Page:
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Thursday, 25 August 1983
Page: 351


Mr IAN CAMERON(10.45) —I take this opportunity to bring up the subject of the new Countrywide Calling program which has been introduced by Telecom Australia. This follows a notice of motion which I put to the House this morning . The Minister for Communications (Mr Duffy) supports this new concept in his Press release of 12 August 1983. It involves the rearrangement of the old Liberal-National Party community Access 80 which allowed everyone to call his local business centre for a local call charge, which on 1 October will become 15c. That date is significant to the pricing arrangements, because Telecom will increase its charges on that date following Labor's mini-Budget, which asked Telecom for another $100m in interest payments which it owes the Government. Therefore, the Australian Labor Party has increased telephone charges in Australia. The Countrywide Calling concept is very good for people who live in isolated areas, but if one happens to live outside the 32-kilometre radius from one's exchange, one will pay 5c a minute for a call. Under the old community access operation a person could ring his local business centre for the cost of a local call, which under the old charges was 12c but which under the new charges will be 15c, without any timing.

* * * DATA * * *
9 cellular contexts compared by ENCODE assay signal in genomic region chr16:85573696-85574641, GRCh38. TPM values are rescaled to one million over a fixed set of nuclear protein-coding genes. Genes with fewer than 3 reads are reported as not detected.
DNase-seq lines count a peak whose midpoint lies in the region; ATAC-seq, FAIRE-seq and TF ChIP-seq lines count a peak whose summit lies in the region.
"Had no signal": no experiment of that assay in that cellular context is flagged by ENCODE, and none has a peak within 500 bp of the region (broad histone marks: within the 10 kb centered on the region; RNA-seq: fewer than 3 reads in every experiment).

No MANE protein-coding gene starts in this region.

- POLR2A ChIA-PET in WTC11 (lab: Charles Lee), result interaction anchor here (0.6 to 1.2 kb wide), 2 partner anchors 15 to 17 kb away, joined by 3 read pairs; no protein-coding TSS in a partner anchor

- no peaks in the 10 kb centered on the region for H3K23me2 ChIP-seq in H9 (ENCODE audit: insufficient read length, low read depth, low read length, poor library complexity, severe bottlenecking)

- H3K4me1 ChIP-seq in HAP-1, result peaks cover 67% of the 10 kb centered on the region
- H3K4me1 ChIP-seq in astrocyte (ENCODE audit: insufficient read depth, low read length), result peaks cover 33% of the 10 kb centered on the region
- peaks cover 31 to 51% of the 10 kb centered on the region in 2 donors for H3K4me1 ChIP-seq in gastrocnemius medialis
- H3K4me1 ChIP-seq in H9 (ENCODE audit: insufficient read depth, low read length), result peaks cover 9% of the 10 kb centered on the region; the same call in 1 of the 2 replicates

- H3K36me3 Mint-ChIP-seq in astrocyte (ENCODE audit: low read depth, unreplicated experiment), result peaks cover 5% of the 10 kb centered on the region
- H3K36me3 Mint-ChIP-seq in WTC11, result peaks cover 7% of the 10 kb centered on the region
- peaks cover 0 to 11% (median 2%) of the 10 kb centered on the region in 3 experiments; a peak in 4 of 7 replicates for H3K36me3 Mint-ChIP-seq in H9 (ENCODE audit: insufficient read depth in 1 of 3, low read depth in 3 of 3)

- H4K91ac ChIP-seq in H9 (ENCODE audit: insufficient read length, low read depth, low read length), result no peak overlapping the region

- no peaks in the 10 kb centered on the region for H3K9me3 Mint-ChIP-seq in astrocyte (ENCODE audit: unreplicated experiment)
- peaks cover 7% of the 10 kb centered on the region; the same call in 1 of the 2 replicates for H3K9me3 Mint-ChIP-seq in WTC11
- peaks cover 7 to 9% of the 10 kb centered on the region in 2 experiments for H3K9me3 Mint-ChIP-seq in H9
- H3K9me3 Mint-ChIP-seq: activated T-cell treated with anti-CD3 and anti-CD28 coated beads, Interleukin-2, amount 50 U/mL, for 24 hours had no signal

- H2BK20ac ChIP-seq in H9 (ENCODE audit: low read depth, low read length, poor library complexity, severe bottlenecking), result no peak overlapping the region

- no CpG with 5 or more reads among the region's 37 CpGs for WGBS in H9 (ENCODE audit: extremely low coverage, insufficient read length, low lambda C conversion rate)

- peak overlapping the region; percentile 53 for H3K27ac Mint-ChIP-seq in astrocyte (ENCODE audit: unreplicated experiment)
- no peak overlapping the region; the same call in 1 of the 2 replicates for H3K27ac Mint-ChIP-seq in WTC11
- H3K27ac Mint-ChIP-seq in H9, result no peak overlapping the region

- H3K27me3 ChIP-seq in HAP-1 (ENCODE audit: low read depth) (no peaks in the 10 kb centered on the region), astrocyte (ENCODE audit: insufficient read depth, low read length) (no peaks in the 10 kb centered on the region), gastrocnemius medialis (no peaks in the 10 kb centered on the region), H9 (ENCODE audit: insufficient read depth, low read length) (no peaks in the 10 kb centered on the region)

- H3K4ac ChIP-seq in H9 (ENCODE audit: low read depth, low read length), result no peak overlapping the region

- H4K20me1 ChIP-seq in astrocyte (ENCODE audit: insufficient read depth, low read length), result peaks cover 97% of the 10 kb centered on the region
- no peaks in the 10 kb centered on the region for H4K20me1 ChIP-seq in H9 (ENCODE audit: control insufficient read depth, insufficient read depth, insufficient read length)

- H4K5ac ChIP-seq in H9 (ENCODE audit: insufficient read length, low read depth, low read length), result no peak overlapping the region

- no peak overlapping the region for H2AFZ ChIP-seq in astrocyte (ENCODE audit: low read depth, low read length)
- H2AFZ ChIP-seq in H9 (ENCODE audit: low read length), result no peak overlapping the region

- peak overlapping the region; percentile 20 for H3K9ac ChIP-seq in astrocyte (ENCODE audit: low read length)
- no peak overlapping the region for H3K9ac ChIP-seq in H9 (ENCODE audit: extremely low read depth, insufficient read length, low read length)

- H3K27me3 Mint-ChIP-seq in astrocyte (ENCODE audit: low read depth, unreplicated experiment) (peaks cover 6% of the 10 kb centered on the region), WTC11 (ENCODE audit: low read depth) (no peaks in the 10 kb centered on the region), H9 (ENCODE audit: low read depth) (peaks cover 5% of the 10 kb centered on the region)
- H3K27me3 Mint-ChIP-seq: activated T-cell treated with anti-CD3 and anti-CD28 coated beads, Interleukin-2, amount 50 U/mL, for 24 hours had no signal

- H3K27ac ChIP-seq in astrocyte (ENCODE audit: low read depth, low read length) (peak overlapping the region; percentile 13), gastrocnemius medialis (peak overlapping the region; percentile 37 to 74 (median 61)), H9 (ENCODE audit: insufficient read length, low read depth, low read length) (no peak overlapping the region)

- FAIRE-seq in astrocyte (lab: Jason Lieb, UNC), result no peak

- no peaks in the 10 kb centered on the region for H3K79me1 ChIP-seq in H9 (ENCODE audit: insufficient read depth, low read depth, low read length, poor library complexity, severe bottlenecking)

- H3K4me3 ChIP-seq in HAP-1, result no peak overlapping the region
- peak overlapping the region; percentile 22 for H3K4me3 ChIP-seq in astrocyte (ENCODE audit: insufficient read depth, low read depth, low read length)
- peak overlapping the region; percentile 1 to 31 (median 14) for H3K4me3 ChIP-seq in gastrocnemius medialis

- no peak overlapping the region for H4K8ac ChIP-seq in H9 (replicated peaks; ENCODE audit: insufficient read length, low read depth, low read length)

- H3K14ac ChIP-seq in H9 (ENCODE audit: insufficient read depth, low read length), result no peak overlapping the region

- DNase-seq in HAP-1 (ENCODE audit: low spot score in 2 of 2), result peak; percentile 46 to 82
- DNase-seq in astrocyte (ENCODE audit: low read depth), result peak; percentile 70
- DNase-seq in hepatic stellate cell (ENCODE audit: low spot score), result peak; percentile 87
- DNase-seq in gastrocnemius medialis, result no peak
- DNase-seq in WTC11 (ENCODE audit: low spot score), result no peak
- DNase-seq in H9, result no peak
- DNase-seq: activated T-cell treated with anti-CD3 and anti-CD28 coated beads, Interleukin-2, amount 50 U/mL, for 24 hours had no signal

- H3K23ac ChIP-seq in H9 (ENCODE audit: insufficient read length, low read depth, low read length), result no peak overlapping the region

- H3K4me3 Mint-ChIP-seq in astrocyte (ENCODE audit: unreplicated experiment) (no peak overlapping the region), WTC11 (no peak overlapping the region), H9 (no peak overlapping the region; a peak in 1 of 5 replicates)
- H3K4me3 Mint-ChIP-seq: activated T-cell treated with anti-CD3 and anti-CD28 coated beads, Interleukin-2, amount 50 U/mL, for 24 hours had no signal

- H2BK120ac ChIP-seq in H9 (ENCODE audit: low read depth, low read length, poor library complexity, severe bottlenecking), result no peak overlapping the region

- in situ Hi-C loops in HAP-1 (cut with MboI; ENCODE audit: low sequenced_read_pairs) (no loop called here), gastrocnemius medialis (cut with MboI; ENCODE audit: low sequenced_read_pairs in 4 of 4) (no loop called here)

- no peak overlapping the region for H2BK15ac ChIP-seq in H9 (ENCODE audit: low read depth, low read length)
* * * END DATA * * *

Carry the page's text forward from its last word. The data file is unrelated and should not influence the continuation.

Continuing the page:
Those of us who live outside the 32-kilometre area are being discriminated against by the Labor Party. Not only are people being discriminated against in the charge for local calls, but they will also continue to be discriminated against in the conversion of manual exchanges to subscriber trunk dialling exchanges. The charge for people to convert is presently a maximum of $600 and they are the only Australians who are expected to pay to have their manual exchange converted from manual to automatic. The Minister for Communications claims that, while some people would notice an increase in the cost of a small number of calls from local to community call rates, this would be outweighed by a big reduction in other calls.

I argue that the bulk of calls by most people are made to persons living in the local community. I would like the Minister to look at the charging arrangements that are associated with the Countrywide Calling program. This program was introduced to help the introduction of digital radio concentrators which will be established in the far flung areas of electorates such as Maranoa. They have a radius of 600 kilometres with boosters every 40 kilometres. No doubt the new charging arrangements will be of benefit to people in these areas. However, a large number of rural subscribers who are living in what I call the middle settled areas will have to pay a lot more for their local calls. I believe that it is up to the Minister to look at this problem and see whether it can be rectified. If anybody makes a call beyond 64 kilometres he will have to pay on a time basis. This is the first time that such an imposition on country people has been introduced. I am still one of those people who believe that we ought to be able to contact our nearest centre of business for a local call charge, because our cousins in city Australia are able to do exactly that.